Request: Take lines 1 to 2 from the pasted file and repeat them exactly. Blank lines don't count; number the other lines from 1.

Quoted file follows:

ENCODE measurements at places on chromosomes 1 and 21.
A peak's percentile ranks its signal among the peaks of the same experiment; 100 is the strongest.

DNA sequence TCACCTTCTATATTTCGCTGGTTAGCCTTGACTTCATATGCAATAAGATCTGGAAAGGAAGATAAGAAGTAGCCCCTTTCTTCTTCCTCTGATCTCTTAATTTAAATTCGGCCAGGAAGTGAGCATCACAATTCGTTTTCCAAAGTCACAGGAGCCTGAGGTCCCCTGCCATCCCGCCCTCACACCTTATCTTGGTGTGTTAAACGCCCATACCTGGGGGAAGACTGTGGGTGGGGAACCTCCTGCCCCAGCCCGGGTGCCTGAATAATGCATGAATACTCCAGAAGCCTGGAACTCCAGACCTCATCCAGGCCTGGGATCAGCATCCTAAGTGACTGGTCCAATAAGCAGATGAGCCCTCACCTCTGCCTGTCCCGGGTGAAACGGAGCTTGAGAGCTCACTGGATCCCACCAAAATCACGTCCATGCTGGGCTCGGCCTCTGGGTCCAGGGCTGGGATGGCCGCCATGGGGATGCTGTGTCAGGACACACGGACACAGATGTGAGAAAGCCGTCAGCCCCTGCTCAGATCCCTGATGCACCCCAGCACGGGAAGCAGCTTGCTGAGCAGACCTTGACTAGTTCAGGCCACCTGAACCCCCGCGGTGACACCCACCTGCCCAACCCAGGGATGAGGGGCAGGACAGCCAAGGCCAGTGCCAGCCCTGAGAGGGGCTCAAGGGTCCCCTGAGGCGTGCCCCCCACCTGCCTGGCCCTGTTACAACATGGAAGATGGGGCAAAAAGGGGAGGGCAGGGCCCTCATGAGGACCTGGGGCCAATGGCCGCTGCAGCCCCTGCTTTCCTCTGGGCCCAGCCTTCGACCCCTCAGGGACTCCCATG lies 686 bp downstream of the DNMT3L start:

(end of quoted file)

ENCODE measurements at places on chromosomes 1 and 21.
A peak's percentile ranks its signal among the peaks of the same experiment; 100 is the strongest.